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How to Divide and Conquer Crowded Bulbs in the Garden

Guest Author - Nikki Phipps

If or when clumps of bulbs in the garden fail to flower satisfactorily, then they may be in need of reviving. Failure to bloom is always a good indication that bulbs need dividing. This typically occurs due to overcrowding, and division will take care of the problem. While division of bulbous plants is necessary to prevent overcrowding, it can be just as important for their overall health. Left alone, not only will the bulbs compete for more space and light, but also to obtain more nutrients, which are essential for healthy, vigorous growth.

Although most bulbous plants can be divided at any time, the ideal time is during their dormancy period, usually in the fall for spring-blooming bulbs and in the spring for summer or fall-flowering ones. You should also try to divide bulbs either in the morning or evening hours while the soil is moist and the air is cool. Lift clumps in early spring or after their flowering has ceased. Many loose clumps can be easily pulled apart while those that are denser may require the aid of a sharp knife or spade shovel. Bulbs should always be firm to the touch, if not, toss them out.

Most bulbs produce offsets, or bulblets, such as with hyacinths and daffodils. Dig up bulbs with a spade fork once the leaves have died. Offsets can usually be pulled away from the mother bulb quite easily. Pull apart clumps and any offsets that will separate easily and replant them as soon as possible in another area of the garden. Division is one of the easiest methods for propagating rhizomes. Rhizomes, such as iris, can be divided once they finish flowering. While these separate quite easily, rhizomes can also be cut into sections with each one containing a fan of leaves, trimmed to at least three inches. Replant your rhizomes as soon as possible just beneath the soil’s surface.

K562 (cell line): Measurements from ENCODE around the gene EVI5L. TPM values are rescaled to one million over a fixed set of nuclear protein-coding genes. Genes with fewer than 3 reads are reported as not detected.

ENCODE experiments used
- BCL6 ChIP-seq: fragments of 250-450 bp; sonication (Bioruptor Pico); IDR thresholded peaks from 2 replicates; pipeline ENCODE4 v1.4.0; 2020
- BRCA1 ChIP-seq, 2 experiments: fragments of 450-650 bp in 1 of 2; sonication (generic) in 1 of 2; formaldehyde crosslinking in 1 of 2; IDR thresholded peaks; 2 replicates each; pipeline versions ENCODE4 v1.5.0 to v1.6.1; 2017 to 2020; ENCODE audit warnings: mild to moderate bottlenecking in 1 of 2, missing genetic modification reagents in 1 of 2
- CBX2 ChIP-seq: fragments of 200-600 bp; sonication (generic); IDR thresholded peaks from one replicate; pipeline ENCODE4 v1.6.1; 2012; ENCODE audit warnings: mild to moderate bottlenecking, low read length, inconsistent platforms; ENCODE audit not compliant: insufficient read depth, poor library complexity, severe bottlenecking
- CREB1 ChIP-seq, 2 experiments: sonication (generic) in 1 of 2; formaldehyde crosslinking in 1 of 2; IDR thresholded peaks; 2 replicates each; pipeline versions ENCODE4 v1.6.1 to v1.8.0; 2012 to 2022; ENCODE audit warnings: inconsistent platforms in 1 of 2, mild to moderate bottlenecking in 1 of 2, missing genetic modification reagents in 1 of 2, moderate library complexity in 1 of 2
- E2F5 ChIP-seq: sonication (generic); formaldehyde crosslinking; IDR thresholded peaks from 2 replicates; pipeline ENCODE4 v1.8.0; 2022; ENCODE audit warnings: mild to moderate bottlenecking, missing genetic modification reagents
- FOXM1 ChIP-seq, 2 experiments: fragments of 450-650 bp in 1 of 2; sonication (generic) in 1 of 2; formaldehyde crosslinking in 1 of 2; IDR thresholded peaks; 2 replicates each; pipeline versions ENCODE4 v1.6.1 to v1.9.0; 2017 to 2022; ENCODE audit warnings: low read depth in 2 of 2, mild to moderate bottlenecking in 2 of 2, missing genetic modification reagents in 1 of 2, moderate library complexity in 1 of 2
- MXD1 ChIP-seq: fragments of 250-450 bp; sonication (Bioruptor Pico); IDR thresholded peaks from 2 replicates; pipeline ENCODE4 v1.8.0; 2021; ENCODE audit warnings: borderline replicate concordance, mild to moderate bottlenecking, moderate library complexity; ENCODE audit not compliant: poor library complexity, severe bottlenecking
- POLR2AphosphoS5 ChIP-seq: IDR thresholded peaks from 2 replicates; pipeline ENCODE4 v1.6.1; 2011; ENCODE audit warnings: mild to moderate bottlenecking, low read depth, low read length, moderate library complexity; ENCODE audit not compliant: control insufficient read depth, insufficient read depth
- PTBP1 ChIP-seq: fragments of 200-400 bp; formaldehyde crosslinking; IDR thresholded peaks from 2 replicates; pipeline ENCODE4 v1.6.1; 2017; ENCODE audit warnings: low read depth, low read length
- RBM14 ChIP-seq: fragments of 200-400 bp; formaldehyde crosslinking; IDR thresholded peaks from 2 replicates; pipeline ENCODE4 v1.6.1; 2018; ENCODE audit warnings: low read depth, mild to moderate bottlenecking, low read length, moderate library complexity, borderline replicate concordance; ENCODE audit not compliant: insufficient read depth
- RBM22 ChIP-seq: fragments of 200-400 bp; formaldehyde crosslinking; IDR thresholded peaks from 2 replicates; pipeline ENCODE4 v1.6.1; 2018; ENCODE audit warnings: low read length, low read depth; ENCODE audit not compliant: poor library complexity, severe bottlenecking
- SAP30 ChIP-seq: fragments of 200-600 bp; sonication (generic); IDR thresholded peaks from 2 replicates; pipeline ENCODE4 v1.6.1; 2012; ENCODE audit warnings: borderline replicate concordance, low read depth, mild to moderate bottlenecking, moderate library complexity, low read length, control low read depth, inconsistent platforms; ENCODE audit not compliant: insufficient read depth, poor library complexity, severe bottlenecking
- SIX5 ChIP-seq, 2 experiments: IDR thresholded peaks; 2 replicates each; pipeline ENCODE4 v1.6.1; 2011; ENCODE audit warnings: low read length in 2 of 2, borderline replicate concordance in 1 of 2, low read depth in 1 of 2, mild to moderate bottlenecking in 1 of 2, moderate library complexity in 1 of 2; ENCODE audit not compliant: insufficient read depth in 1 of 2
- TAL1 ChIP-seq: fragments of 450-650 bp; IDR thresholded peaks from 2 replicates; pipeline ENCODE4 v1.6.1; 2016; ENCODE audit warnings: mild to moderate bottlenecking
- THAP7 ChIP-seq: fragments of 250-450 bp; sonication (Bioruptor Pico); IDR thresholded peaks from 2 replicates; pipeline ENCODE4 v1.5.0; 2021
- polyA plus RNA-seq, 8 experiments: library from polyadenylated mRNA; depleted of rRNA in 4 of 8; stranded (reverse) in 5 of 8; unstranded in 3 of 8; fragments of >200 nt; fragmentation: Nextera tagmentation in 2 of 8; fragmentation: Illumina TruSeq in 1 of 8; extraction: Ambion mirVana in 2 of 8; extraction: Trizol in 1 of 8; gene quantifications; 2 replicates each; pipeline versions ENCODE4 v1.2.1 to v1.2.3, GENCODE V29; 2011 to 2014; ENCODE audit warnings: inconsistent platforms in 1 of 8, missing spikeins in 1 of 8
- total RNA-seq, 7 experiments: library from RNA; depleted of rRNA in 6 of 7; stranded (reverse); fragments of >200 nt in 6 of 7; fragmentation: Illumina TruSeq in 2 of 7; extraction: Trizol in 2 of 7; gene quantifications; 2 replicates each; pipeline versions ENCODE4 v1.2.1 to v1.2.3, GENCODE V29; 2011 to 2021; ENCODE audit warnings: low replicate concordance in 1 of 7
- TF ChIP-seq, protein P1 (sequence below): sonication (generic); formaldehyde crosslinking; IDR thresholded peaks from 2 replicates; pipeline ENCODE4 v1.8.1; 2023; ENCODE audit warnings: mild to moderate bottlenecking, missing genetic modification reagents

Cormels form around the parent corm of plants such as gladiolus and crocus. These can be easily pulled away from the parent plant. After separating cormels from the parent, replant them immediately into the garden (in warmer climates) or store them in a container for safekeeping until you decide where in the garden you would like to plant them or until the following season, especially in colder regions. Tuberous roots should be divided into segments with at least one eye or bud and partial stem attached. Be sure to leave enough root growth on each plant to ensure its survival after replanting. Some bulbs, such as dahlias, can also be propagated through cuttings placed in moist soil.

Once you become familiar with the basics of division, you’ll be able to successfully conquer overcrowding issues and rejuvenate plants while increasing their numbers throughout the garden.
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Content copyright © 2014 by Nikki Phipps. All rights reserved.
This content was written by Nikki Phipps. If you wish to use this content in any manner, you need written permission. Contact Gail Delaney for details.


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